The issue of what kind of access insurers should have to its customers' genetic test results has been knocking around for a few years now. But whilst the main protagonists have taken their time to mull over the issues, the UK House of Commons Science and Technology Committee decided to take a more speedy approach. Setting up a short enquiry in December 2000, the committee has come up with a lengthy list of recommendations in just three months.
The committee's principal recommendation is that the insurance industry agrees to a two-year moratorium on the use of any positive genetic test results when deciding upon insurance premiums. If accepted, the moratorium would mean that insurers must take note of customers' genetic tests which demonstrate that they will not develop a particular genetic disease which is in their family. Test results which do indicate a raised risk, however, should, according to the committee, be ignored.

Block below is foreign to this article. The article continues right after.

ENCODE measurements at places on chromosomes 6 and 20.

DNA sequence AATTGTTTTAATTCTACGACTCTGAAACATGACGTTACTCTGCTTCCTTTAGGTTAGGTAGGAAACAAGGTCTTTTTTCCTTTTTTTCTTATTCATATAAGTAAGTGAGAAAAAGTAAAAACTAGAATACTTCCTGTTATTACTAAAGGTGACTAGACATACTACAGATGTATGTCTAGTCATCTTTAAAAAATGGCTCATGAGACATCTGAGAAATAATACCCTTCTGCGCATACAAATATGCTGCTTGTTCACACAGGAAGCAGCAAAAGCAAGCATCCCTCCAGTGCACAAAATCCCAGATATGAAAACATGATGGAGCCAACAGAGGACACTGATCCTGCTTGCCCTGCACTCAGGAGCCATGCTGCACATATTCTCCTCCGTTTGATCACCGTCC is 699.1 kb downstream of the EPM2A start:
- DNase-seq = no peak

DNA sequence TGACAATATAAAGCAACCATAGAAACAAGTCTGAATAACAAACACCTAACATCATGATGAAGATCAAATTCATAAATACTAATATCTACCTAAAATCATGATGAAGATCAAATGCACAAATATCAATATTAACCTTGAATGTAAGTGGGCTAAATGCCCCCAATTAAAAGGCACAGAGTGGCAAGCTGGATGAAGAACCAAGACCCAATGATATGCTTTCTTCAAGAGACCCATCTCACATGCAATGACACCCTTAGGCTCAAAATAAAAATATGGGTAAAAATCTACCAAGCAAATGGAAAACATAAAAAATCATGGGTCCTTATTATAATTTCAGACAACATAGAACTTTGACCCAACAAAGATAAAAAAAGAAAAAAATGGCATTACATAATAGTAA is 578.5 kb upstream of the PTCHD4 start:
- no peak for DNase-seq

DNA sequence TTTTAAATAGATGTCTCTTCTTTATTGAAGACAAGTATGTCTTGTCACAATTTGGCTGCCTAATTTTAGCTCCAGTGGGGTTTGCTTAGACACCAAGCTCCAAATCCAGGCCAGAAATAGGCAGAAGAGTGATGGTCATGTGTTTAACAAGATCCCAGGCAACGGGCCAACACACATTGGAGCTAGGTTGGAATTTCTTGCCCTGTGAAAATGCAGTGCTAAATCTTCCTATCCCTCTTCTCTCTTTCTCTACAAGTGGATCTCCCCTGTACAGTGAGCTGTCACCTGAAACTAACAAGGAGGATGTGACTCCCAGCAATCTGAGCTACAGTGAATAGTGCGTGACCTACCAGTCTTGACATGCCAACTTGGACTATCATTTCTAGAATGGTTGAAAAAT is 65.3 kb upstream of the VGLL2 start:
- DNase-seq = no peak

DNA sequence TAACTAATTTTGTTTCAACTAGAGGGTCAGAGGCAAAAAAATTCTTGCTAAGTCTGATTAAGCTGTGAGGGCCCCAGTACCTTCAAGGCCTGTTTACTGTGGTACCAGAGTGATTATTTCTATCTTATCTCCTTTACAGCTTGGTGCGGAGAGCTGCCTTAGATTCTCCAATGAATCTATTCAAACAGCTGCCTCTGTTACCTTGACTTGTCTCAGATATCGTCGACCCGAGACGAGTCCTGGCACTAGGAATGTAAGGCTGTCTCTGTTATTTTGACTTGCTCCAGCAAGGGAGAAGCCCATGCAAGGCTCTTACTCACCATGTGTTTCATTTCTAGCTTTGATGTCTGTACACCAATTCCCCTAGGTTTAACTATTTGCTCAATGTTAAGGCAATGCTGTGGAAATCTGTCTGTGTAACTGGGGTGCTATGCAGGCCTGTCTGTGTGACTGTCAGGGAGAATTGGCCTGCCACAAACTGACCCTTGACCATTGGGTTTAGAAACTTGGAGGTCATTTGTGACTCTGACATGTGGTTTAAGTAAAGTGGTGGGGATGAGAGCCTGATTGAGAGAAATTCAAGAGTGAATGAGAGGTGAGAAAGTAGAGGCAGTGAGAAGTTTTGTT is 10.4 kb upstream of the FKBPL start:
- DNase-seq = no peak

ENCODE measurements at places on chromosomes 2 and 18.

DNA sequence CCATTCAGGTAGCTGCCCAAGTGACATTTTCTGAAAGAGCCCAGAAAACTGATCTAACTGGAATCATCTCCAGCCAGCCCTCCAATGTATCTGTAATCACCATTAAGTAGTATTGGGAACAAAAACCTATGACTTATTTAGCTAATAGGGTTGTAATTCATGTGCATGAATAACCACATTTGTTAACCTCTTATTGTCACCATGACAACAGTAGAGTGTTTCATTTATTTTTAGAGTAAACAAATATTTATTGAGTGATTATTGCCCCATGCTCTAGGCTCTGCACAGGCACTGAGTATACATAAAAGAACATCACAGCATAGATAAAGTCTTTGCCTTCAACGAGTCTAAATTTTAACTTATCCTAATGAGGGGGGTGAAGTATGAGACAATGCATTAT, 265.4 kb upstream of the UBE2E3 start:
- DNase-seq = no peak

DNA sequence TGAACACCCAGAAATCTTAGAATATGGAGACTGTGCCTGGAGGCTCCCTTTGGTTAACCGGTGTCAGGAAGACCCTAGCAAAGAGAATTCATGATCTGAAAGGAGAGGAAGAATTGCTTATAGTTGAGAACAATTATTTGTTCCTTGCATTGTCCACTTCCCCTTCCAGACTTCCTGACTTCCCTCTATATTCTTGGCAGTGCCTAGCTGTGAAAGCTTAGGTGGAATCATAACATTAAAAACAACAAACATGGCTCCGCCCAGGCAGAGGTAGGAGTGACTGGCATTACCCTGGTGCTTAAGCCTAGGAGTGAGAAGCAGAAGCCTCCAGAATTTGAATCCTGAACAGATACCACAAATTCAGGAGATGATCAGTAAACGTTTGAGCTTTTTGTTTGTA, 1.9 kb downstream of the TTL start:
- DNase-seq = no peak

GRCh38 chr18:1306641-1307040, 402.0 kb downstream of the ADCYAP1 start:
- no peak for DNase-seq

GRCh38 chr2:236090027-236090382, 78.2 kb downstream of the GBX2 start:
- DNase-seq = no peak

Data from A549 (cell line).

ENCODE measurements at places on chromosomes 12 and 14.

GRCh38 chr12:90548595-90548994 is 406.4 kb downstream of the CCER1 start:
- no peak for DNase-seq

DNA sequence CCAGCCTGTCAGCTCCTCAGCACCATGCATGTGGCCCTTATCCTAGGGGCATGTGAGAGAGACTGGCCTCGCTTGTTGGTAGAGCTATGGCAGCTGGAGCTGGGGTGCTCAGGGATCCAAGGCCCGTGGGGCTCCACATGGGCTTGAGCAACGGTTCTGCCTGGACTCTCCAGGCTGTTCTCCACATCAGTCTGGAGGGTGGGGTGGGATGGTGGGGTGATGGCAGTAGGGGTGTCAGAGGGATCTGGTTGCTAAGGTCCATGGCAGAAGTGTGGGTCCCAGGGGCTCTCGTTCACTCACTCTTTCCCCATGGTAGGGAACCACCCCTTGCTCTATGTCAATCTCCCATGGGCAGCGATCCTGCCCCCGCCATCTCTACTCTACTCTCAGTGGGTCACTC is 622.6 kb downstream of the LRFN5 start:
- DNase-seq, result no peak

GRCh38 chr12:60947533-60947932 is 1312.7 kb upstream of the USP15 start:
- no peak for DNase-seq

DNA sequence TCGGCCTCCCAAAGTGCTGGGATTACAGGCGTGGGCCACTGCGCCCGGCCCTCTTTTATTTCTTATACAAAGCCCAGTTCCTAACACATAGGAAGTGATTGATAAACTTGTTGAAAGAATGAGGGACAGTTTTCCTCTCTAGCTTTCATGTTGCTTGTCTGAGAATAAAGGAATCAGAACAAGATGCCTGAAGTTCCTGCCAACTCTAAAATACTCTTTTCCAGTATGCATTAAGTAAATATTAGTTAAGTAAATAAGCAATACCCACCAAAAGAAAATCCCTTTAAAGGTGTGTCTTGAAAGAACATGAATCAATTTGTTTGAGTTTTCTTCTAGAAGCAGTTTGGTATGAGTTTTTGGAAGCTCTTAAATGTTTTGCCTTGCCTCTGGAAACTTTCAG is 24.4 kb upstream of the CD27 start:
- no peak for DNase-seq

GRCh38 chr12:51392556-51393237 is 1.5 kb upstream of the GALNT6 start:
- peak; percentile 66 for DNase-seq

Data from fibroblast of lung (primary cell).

Press coverage of the Science and Technology Committee's report focused upon its criticisms of the insurance industry, raising questions about how much insurers can be trusted to regulate themselves. But the government received its own ticking off from the MPs. 'The previous unwillingness of government to become involved in this area,' the report observed, 'has contributed to the atmosphere of confusion and ignorance that pervades the use of genetic test results.'
Confusion certainly exists. The report lists a handful of insurance companies and their respective policies on genetic test results. Some comply with Association of British Insurers (ABI) code of practice (which permits the use of test results for seven genetic conditions). Others prefer an abbreviated version, using just four genetic tests. One or two comply with the tests the Genetics and Insurance Committee (GAIC) has approved (only Huntington's at present). The most embarrassing finding for the insurance industry must surely be that, at times, companies were unsure of their own policies.
Before the government steps in with legislation or accedes to the Science and Technology Committee's request for a moratorium, perhaps clear and accurate information would be helpful. If insurers are up-front about their genetic test policies, prospective customers can at least make an informed decision about where to apply for insurance.